Prior studies reported that exposure to increased concentrations of fine particulate matter (PM2.5) were associated with increased rates of hospitalization and emergency department (ED) visits for asthma and chronic obstructive pulmonary disease (COPD). In this study, rates were examined from 2005 to 2016 using a case-crossover design to ascertain if there have been changes in the rates per unit mass exposure given substantial reductions in PM2.5 concentration and changes in its composition. PM2.5 concentrations were reduced through a combination of policies designed to improve air quality and economic drivers, including the 2008 economic recession and shifts in the relative costs of coal and natural gas. The study period was split into three periods reflecting that much of the emissions changes occurred between 2008 and 2013. Thus, the three periods were defined as: BEFORE (2005 to 2007), DURING (2008–2013), and AFTER (2014–2016). In general, the number of hospitalizations and ED visits declined with the decreased concentration of PM2.5. However, the rate of COPD hospitalizations and asthma ED visits associated with each interquartile range increase in ambient PM2.5 concentration was larger in the AFTER period than the DURING and BEFORE periods. For example, each 6.8 μg/m3 increase in PM2.5 on the same day was associated with 0.4% (0.0%, 0.8%), 0.3% (−0.2%, 0.7%), and 2.7% (1.9%, 3.5) increases in the rate of asthma emergency department visits in the BEFORE, DURING, and AFTER periods, respectively, suggesting the same mass concentration of PM2.5 was more toxic in the AFTER period.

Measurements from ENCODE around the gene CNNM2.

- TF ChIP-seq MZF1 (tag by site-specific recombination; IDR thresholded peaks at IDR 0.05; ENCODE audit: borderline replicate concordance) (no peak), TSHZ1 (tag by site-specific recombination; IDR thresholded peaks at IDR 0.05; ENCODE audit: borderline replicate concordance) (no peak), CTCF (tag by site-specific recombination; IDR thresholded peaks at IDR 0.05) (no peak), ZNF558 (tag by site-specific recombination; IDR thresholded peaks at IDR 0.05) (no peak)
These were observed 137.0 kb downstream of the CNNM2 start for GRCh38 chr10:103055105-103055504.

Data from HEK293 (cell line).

|Data di pubblicazione:||2019|
|Titolo:||Changes in the Acute Response of Respiratory Diseases to PM2.5 in New York State from 2005 to 2016|
|Rivista:||SCIENCE OF THE TOTAL ENVIRONMENT|
|Digital Object Identifier (DOI):||http://dx.doi.org/10.1016/j.scitotenv.2019.04.357|
|Appare nelle tipologie:||2.1 Articolo su rivista |
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|063 Hopke et al 2019 [STOTEN 677] - Respiratory NYS.pdf||Article||Versione dell'editore||Open Access Visualizza/Apri|